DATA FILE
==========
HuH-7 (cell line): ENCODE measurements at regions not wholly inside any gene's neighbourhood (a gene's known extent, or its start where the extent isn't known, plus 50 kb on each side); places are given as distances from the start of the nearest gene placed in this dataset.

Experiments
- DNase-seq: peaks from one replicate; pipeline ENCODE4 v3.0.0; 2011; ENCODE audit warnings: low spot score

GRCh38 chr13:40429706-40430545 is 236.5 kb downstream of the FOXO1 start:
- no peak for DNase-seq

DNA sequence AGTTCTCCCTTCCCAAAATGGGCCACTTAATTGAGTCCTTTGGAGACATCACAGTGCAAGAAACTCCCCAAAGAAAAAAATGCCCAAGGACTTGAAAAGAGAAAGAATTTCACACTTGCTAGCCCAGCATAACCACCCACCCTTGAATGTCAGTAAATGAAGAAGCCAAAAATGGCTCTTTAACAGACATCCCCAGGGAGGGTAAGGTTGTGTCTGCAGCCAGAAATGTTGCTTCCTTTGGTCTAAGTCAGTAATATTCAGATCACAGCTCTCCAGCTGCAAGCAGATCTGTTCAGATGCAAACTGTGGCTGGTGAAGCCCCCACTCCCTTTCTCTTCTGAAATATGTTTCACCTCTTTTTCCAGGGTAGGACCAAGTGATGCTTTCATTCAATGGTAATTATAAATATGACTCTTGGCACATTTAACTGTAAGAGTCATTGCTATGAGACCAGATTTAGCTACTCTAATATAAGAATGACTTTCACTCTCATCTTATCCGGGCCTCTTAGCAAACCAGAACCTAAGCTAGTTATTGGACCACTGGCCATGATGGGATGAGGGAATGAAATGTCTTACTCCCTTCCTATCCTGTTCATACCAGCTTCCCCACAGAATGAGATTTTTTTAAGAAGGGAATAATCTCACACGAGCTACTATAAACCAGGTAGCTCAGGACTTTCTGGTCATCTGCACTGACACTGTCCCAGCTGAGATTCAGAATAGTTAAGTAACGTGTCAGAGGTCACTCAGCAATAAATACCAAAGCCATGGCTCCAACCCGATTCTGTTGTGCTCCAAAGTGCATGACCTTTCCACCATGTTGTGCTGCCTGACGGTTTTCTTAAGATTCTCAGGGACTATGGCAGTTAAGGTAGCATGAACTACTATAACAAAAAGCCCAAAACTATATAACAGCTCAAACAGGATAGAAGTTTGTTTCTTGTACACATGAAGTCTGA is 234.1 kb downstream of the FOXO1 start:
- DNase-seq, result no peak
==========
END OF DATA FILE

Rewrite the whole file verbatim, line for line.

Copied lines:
HuH-7 (cell line): ENCODE measurements at regions not wholly inside any gene's neighbourhood (a gene's known extent, or its start where the extent isn't known, plus 50 kb on each side); places are given as distances from the start of the nearest gene placed in this dataset.

Experiments
- DNase-seq: peaks from one replicate; pipeline ENCODE4 v3.0.0; 2011; ENCODE audit warnings: low spot score

GRCh38 chr13:40429706-40430545 is 236.5 kb downstream of the FOXO1 start:
- no peak for DNase-seq

DNA sequence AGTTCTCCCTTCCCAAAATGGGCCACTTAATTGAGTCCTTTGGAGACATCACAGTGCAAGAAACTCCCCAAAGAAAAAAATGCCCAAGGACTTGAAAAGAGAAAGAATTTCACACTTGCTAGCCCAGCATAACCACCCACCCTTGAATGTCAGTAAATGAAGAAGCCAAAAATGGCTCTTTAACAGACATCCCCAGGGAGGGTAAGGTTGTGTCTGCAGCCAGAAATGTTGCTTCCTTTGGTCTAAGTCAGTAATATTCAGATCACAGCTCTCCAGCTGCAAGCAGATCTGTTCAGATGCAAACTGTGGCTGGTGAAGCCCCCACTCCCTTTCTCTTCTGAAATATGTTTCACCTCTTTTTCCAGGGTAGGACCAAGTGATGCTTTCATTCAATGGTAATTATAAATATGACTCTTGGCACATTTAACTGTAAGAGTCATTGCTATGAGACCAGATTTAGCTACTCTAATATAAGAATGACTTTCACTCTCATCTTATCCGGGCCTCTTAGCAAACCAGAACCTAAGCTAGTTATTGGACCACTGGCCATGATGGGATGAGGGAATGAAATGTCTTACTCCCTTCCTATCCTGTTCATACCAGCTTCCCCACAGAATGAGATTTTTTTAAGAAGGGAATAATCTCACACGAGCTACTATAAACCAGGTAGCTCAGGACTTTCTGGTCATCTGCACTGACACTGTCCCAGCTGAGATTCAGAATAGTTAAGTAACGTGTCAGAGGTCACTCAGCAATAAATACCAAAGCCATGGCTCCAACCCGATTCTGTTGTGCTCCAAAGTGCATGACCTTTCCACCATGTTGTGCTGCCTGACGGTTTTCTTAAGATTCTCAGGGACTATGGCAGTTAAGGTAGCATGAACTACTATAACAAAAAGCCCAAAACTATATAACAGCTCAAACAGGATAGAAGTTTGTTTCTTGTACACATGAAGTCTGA is 234.1 kb downstream of the FOXO1 start:
- DNase-seq, result no peak